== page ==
Merlin’s head spun. “But,” he said. “Why kill me now, then? Arthur’s not here to see it. He doesn’t — “ His voice caught. “He didn’t love me anymore, anyway, after what I did.”
“Such a pity.” Mordred shook his head, sarcastic. “But now that I know what you are — who you are — and what you’re meant to do, I’m afraid I simply have to kill you. I can’t let you stop us from bringing it back, you see.”
“Bringing what back?”
Mordred leaned in close. “The magic,” he said. “Camelot. Albion. Really, Emrys, you have no idea what you’ve walked into, do you?”
There was a faint note of pity in his voice, but when Merlin looked up, he couldn’t see any compassion in his expression whatsoever. He heard the sound of the gun being cocked. A sudden freezing chill crept up the back of his neck. “Any last words?”
“Yeah,” Merlin said, swallowing hard. “Look behind you.”
And that, of course, was when all hell broke loose.
As Merlin tried to explain to the police afterwards, he was never quite sure how Mordred had ended up falling through the living room window to the street below. Nor was he ever certain how it happened that the would-be murderer came to be shot at point-blank range, with a gun that hadn’t been manufactured in over a hundred years.
“Of course, it’s not like he didn’t have it coming,” said the officer who came to talk to Merlin about it, scratching the back of his head ruefully. “He’d been stalking this young girl for months — Kara, her name is. Poor kid’s been scared out of her mind, said he thought he was in love with her. Completely obsessed.”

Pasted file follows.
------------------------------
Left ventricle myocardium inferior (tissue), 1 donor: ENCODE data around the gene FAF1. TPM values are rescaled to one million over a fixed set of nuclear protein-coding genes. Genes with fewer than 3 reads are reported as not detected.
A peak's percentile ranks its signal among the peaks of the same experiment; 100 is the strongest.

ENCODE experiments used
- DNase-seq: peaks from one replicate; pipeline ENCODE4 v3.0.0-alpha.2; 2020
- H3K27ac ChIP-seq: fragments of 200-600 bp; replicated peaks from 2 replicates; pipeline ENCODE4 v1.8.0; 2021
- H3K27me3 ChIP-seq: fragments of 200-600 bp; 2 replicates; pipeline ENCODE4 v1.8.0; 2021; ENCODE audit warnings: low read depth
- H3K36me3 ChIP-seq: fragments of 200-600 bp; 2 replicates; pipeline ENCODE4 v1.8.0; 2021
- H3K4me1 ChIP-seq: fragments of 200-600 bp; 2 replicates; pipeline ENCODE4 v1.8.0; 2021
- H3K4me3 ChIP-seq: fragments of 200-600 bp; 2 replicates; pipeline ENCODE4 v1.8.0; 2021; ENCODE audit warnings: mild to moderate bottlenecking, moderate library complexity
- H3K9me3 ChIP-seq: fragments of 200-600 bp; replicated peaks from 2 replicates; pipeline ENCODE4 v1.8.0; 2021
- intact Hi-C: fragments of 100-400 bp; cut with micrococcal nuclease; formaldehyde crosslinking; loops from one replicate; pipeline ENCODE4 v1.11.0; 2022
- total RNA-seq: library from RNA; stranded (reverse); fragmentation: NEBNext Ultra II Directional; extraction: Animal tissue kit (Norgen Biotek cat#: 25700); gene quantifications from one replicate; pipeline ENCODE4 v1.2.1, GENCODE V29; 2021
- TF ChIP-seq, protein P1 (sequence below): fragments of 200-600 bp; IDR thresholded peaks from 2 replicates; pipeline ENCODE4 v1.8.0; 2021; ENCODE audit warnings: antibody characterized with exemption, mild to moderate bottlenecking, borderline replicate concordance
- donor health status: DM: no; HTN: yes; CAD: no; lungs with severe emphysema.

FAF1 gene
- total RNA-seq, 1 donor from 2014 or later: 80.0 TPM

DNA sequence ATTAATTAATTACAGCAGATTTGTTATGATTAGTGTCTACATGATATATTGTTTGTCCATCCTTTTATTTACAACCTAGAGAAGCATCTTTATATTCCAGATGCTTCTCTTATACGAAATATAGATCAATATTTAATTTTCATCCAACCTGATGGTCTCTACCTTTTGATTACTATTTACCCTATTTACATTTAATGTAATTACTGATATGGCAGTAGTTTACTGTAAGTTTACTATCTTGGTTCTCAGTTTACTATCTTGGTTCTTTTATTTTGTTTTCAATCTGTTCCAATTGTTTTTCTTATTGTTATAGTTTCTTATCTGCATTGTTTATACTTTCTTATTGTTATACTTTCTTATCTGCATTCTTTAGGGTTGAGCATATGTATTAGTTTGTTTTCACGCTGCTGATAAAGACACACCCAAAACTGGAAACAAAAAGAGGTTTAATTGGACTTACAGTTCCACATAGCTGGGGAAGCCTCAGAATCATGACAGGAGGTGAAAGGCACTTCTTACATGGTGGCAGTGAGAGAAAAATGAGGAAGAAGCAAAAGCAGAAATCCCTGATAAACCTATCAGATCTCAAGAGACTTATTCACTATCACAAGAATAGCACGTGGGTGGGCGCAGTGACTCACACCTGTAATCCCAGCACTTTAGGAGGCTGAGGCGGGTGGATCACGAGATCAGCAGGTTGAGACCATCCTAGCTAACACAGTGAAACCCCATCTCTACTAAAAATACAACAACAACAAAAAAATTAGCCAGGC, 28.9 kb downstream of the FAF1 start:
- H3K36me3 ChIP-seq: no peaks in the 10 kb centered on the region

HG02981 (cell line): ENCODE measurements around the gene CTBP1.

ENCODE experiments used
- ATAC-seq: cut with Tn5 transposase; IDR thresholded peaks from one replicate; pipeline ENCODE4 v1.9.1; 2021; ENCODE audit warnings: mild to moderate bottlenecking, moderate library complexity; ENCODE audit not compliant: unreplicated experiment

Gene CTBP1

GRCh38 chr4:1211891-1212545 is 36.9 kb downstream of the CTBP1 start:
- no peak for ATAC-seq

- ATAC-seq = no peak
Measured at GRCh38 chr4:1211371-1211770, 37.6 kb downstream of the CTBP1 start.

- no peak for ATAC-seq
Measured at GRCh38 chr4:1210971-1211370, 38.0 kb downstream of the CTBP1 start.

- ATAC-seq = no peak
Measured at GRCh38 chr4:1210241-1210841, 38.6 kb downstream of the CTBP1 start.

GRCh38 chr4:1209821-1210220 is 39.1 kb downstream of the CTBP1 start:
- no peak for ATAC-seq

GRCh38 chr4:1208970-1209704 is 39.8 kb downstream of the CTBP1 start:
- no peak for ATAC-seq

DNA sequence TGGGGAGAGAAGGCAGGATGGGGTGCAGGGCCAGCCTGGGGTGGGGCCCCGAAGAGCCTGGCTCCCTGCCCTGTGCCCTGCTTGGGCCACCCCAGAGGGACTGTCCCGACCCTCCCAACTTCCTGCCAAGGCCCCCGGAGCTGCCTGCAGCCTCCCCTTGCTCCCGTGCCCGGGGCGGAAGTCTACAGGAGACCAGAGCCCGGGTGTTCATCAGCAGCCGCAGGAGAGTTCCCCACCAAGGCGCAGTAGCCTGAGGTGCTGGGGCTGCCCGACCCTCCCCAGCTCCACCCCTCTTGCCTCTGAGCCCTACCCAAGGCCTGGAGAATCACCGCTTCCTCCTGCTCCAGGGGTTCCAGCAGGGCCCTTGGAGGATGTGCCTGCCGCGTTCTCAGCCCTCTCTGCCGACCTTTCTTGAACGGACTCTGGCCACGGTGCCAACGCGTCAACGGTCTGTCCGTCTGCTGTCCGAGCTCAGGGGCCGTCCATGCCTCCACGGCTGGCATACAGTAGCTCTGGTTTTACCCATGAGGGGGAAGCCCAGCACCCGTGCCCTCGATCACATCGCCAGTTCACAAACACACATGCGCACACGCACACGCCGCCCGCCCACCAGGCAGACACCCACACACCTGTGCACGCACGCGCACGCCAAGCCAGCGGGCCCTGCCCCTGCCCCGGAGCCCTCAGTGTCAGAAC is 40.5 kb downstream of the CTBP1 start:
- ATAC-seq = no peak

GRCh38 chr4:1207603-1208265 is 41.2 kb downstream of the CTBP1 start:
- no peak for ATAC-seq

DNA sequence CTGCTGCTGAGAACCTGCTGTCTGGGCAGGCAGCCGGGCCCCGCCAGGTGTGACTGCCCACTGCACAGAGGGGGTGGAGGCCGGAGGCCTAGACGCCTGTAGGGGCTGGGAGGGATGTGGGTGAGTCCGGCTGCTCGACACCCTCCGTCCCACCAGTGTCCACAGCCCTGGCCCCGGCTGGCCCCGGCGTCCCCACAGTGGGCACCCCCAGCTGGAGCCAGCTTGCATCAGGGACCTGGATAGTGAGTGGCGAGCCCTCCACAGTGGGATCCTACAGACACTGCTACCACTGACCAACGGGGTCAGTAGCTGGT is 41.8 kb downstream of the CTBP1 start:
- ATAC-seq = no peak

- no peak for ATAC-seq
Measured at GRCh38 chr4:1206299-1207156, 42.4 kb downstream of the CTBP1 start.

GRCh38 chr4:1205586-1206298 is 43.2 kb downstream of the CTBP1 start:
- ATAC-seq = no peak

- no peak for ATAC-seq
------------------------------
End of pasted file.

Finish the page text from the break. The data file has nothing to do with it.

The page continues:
“He did seem to be,” Merlin said, nodding. “He had some kind of — of mad idea that we were all reincarnated figures from legend. You know, King Arthur and all that. He thought he had some kind of magical powers.”
“Mm.” The policeman’s gaze flicked to the dark bruises around Merlin’s throat, then back up to the scratches on his face. “Sure you can’t tell us who killed him?”
Merlin thought about it. He thought about how he’d thrown himself at Mordred in a desperate attempt to make him drop the gun, and how it had gone off only inches from his ear, before Mordred had thrown it away and tried to strangle him with his bare hands.
He thought about another gunshot, this time from somewhere far away, and Mordred letting go of him, cursing, to face someone Merlin couldn’t see. As Merlin had watched, Mordred had stumbled back in shock – lost his balance – and after another, teetering second, fallen as though shoved and plunged straight through the shatterproof living room window.
Most of all, however, Merlin thought about the cool, invisible hand that had cupped his cheek, the whispered apology he had heard before a bitter wind had followed Mordred out into the night, and Vivian had started pounding on his door. Did he know who had killed Mordred? Or had he imagined everything?
He shook his head.
“I didn’t see them, officer,” he said truthfully. If there had been someone else in number 7D, they were gone now, so there was no use talking about it.
It wasn’t as if anyone would believe him, anyway.